How do I choose a telescope for kids/beginners?
My wife has someone selling a used one at work for thirty bucks. I also see them on Amazon new for a similar price. I know nothing and they don't even list the specs the same so I can't just compare focal length or other criteria.
And is it just an exercise in frustration. A friend in high school had an awesome telescope but it was big and had a concrete base in the yard. They'd then attach the telescope to the base when using it. It was oh, about six feet long and as big around as a dinner plate. It was also motorized and computerized so you'd just punch in what you wanted to look at and the telescope would find and track it.
With a cheap telescope are we just going to be frustrated looking for and finding things?
Anyone know what we should do?
- IridflareLv 72 months ago
"And is it just an exercise in frustration. "
Probably! To be fair, there are some surprisingly decent / cheap 'scopes out there, but an inexperienced observer would be underwhelmed - observing's a skill that needs practice, and a very small 'scope's not going to give good enough views to capture the interest of an adult, much less a child.
I'd start by contacting a local astronomy club and asking to have a look through some 'scopes. Once your expectations have been set you can start thinking about buying your own equipment, and how much you're prepared to spend on it. You'll also get lots of advice on how to spend it!!
- daniel gLv 72 months ago
A beginner scope you can find at Walmart. near anything that works will do.
My first was a 3.5 inch Newtonian on a not so great tripod with manual movement and thumbscrew lock. Learned a whole lot about star charts and finding stars. just could see the rings of Saturn and the moon craters were impressive, but no tracking meant the objects other than Polaris slid across view field.
Your frinds scope is not a cheepie, not for beginners and likely cost as much as your car.
I have had numerous scopes in my day, still have a small 6 inch Celestron I take to the field, an 8 inch Orion, very decent, these had all the bells and whistles.
My good scope is 300MM RC design mounts to a pedistal, a pro grade scope and just short of 30 grand, cost more than my navigator. serious deep space and astrophotography with this one, rigged with a Nikon D-70 mount instead of the OEM $4000 camera made for it.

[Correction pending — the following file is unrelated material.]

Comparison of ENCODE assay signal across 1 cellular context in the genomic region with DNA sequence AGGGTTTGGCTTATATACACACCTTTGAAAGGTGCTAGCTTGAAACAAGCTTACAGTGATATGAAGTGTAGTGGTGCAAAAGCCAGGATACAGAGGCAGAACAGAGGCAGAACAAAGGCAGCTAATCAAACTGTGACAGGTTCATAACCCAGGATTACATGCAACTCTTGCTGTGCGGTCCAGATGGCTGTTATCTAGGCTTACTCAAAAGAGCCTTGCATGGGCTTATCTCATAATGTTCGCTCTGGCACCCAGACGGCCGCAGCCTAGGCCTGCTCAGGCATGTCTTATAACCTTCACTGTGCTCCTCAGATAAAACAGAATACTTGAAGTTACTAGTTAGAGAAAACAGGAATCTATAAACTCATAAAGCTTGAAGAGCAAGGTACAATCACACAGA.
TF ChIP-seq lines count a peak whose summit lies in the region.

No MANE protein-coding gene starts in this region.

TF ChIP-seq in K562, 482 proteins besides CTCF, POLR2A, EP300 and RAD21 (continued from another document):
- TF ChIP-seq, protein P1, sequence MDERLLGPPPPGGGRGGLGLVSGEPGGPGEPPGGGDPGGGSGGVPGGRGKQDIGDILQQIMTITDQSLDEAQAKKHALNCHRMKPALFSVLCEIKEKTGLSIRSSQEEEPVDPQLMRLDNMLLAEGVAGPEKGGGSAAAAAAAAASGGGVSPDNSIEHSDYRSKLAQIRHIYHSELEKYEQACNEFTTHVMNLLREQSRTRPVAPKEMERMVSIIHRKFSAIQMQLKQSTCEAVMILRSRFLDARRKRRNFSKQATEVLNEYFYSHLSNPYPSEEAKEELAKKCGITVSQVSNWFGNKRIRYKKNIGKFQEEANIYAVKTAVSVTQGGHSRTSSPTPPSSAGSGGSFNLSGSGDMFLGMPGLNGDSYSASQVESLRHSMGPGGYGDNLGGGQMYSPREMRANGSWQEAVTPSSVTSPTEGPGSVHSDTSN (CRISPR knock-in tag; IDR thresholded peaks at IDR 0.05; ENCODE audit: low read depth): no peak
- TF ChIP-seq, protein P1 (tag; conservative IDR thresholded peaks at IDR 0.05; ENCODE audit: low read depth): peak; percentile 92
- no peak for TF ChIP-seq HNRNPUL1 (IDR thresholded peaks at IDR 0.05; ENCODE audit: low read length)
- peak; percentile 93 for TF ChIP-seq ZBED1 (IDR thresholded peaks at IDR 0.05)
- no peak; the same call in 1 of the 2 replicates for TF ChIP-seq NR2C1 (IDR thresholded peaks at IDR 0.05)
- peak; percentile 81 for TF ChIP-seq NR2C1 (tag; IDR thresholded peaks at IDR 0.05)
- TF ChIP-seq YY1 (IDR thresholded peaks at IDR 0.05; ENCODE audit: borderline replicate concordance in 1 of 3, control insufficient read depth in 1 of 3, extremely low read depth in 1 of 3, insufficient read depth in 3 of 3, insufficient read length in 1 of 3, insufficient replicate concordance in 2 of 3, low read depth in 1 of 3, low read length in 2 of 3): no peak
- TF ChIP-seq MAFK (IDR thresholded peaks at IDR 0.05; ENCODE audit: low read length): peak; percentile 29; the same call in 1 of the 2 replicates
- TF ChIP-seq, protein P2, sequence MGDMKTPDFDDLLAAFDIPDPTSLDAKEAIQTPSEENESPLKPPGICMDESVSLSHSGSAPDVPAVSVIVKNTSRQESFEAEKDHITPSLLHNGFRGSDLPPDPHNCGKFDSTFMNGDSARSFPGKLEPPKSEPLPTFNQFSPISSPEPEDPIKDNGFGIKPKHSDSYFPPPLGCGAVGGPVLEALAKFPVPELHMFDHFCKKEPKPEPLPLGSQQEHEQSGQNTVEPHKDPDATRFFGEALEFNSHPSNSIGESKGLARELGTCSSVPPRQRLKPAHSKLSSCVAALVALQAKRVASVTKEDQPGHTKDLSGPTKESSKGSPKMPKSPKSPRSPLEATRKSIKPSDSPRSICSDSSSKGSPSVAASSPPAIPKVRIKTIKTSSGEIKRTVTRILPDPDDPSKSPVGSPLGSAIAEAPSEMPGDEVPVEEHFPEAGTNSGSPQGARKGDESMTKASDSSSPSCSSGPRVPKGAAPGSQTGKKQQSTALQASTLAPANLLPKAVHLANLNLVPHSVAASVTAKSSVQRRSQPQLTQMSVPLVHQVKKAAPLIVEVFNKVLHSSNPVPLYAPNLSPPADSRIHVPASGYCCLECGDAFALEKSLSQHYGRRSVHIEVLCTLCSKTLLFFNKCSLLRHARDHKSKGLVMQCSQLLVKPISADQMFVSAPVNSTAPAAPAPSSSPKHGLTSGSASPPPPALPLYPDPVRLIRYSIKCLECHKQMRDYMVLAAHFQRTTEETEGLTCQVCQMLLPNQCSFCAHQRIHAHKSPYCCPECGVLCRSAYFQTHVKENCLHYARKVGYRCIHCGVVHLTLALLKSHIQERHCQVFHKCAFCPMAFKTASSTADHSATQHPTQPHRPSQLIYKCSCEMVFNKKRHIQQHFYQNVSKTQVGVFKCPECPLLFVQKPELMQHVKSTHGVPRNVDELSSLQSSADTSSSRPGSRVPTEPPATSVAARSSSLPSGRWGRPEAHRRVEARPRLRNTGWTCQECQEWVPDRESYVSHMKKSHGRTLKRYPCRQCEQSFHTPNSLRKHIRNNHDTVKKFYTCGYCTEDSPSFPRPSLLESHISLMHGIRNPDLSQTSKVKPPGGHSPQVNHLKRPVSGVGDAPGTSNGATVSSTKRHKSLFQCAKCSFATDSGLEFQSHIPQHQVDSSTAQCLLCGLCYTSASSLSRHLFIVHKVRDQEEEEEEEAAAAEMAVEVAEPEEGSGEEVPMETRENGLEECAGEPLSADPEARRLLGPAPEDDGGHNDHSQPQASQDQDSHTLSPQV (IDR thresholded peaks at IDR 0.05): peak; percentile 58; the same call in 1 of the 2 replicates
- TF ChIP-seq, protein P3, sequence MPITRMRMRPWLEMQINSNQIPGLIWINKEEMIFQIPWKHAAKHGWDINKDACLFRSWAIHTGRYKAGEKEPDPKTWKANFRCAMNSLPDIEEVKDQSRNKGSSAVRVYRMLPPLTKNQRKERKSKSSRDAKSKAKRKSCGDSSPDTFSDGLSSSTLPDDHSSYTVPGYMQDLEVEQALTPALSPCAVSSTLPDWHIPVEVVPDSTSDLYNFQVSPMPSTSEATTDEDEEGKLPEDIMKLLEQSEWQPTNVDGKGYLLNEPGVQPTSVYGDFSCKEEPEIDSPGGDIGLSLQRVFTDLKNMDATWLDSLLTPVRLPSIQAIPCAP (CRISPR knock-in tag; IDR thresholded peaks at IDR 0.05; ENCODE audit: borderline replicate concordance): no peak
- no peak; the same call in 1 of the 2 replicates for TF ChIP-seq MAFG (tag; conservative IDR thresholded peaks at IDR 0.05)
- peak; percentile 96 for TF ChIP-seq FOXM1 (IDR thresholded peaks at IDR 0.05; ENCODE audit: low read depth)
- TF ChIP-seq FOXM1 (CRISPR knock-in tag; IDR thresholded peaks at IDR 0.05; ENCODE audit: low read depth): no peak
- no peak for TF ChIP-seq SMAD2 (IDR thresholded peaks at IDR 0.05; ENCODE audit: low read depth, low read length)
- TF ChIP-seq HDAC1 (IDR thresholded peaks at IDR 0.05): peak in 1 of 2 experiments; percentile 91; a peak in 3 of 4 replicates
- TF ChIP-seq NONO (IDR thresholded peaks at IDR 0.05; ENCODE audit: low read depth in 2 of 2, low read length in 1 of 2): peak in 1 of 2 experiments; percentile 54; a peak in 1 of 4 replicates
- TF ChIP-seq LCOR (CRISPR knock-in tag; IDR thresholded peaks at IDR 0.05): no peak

For beginner, see what Walmart has to offer. Best bang for the buck is Dobsonian, the expense gone into the optics, not the mount and tube. A cheap eyepice can ruin a decent scope, no room to skimp there, just stay within reasonable power or lower power.
Last thing you want is the novelty to wane and the scope collects dust in the closet.
Get something good enough to wet the interest
- NyxLv 72 months ago
Start off by getting this book.
It's a great introductory guide to the hobby of astronomy, and includes a nice chapter on how to select a telescope that best fits your needs.
And a key thing to remember is that telescopes are very much a "get what you pay for" item. Cheap telescopes have lots of little itty-bitty nuts, and bolts that you have to assemble in the dark, and they do love to get lost. And all those tiny bits love to become loose, and make the whole scope wobbly, and clumsy to use.
As with the others, $30 dollars for a used telescope is a invitation to throwing your money away. This time of year, the department store telescope reigns supreme. Selling for around $100 - $200, they offer questionable performance at best. And unless you know what you are looking at, a yard sale scope isn't worth the trouble.
The other thing to consider - get a pair of binoculars to start with.
Even low end 7x50's (7x = magnification, 50 = diameter, millimeters) that can be purchased at nearly any major department store, or spotting goods store will do. Then sit back with the book mentioned above, and learn the sky.
- oil field trashLv 72 months ago
If this is for your kids remember that they are not likely to use it but for a short time. If it were me, I might opt for the used one to see how the kids take to it as a hobby before investing is an expensive one
You might also look into assembling your own. That is what I did when I was in high school.
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- Jim MoorLv 72 months ago
$20 is frustration waiting to happen.
You want something with an "Equatorial mount" even if controls are manual. A mount simply points at the North Star and allows you to easily adjust for earths rotation. That movement is amazingly fast when using a scope. Might cost you $100 or so but it will be money well spent.
- JohnLv 72 months ago
Stay away from wooden tripods, they shake too much.
- Tom SLv 72 months ago
Yes, if you have a $30 budget you will be disappointed with what you will get for that. There are several out there for around $200 with an aperture of about 5", that would be a decent beginner scope.